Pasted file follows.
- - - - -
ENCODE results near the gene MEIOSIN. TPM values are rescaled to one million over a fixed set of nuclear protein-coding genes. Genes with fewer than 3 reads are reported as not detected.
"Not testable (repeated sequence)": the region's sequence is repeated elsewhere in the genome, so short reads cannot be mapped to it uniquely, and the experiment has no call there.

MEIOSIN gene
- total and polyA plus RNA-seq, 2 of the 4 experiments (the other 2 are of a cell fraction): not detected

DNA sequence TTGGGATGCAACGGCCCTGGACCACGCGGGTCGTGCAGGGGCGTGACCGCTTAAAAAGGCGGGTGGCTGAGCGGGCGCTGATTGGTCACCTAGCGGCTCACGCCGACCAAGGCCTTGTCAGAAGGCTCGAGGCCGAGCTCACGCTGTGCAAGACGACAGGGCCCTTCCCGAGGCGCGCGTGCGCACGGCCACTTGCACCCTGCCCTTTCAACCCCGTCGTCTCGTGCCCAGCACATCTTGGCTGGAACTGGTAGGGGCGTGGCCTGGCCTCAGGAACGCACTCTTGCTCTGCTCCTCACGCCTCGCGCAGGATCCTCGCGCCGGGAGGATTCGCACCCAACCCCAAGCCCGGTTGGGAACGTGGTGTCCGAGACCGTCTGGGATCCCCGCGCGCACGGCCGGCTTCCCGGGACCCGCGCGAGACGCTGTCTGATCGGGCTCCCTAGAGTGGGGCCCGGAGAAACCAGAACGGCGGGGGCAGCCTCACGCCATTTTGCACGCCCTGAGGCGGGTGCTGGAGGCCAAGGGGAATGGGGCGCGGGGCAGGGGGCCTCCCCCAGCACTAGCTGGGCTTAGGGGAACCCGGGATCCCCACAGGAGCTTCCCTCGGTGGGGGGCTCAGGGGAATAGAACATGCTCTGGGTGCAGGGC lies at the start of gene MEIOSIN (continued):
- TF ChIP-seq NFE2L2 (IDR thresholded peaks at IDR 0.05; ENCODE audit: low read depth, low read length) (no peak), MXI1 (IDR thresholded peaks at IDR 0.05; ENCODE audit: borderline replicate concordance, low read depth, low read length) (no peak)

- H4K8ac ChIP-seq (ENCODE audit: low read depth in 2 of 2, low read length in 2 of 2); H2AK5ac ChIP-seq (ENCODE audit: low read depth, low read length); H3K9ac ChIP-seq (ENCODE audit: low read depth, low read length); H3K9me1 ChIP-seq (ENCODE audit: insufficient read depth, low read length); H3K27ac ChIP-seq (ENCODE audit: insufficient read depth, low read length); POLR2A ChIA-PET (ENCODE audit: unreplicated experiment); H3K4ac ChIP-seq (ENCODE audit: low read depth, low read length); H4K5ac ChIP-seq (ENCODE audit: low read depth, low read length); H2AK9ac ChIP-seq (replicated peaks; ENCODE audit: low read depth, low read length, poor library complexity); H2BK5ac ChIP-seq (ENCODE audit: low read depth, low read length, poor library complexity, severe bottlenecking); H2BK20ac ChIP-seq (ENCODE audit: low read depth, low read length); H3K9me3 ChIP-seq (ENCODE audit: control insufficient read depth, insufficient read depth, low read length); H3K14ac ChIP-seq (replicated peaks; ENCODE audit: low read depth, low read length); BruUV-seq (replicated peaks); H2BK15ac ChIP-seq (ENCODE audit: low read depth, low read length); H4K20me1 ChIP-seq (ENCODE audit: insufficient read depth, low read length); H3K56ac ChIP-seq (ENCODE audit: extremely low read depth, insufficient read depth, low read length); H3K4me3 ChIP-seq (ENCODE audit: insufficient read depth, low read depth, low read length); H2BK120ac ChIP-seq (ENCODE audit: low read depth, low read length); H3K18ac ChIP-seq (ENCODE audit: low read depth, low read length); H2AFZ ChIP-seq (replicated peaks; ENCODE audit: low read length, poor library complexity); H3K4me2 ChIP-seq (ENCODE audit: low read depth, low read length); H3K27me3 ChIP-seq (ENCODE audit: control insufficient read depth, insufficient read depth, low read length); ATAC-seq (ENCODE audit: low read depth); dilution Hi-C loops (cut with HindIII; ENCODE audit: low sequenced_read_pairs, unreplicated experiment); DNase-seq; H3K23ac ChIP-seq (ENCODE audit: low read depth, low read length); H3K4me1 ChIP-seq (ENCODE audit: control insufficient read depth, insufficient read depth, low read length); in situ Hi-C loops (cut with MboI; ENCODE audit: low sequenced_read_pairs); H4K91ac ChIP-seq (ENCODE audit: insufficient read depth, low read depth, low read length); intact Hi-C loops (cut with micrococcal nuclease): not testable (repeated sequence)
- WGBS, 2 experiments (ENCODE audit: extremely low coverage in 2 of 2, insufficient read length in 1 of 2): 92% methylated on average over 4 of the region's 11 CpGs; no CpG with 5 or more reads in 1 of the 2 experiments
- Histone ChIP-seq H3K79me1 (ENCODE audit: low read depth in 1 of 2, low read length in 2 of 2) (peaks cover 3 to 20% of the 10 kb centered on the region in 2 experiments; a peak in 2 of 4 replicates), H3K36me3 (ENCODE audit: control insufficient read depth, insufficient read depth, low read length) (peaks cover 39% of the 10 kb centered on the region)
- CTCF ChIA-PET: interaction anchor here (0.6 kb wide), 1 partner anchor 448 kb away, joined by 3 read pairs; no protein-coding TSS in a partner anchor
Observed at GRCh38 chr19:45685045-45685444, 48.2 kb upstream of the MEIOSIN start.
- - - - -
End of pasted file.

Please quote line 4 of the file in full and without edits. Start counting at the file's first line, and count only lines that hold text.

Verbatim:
- total and polyA plus RNA-seq, 2 of the 4 experiments (the other 2 are of a cell fraction): not detected